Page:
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Key: Labour Admits Failure In Education

Contributor:
Fuseworks Media
Fuseworks Media
john-key.jpg
john-key.jpg

19 September 2008 - National Party Leader John Key says Helen Clark's education announcements today amount to a reheat of a policy first outlined in 2002.

"In 2002, Labour signed the Mayor's Taskforce for Jobs agreement declaring 'every 15-to-19-year-old be engaged in work, training, education, or another constructive activity for their future**' by 2007. The fact that Helen Clark is making the same announcement just weeks out from the 2008 election is an admission of failure under her watch over the past nine years.

"Currently around one in five school students doesn't gain a qualification by the time they leave school, more than a third of students leave school without having gained a Level 2 or higher qualification, and nearly 13,000 teenagers are receiving a government benefit. Why should we believe Helen Clark will get to her 2014 goal this time around?

"More than 25,000 Kiwis aged 15-19 are not in any form of education, training or work - that's despite Labour's promise to get that number down to zero. Those young people are disengaged from education and are at a loose end."

Mr Key says Labour's hastily revised 'School Plus' plan is a pale imitation of National's more flexible and practical Youth Guarantee, which recognises the rich diversity of training and people's circumstances.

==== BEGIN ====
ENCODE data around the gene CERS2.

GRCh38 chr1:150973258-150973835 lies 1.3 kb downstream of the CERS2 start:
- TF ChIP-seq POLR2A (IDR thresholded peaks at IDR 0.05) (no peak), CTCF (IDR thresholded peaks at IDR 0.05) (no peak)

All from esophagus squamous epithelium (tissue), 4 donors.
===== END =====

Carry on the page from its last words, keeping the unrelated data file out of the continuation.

"Helen Clark today has also gone some way to admitting the mistake she made early this year when she announced that she simply planned to raise the school leaving age to 18. But it is way too late in the day for the public to trust that she can make any headway, given the lack of results since Labour first announced this policy six years ago."

Mr Key says National's Youth Guarantee is about giving young New Zealanders the opportunity and responsibility to better themselves, no matter what their circumstances.

o National will provide a universal education entitlement for all 16- and 17-year-olds. This will allow them to access, free of charge, a programme of educational study towards school-level qualifications. o Most will continue their education at school. However, the entitlement will allow 16- and 17-year-olds to access education at a non-school provider if it can better meet their needs. For example, a polytechnic, wananga, or private training establishment. o Courses offered under the Youth Guarantee will have to meet strict quality criteria. o This new entitlement will be on top of, not instead of, the education entitlements young people have now. o Sixteen and 17-year-olds who are not working, and who fail to take up this new entitlement, will not be eligible to receive a benefit.

"National will provide fresh enthusiasm and fresh leadership to lift our educational sights. Quite simply, Helen Clark and Labour have shown they can't."

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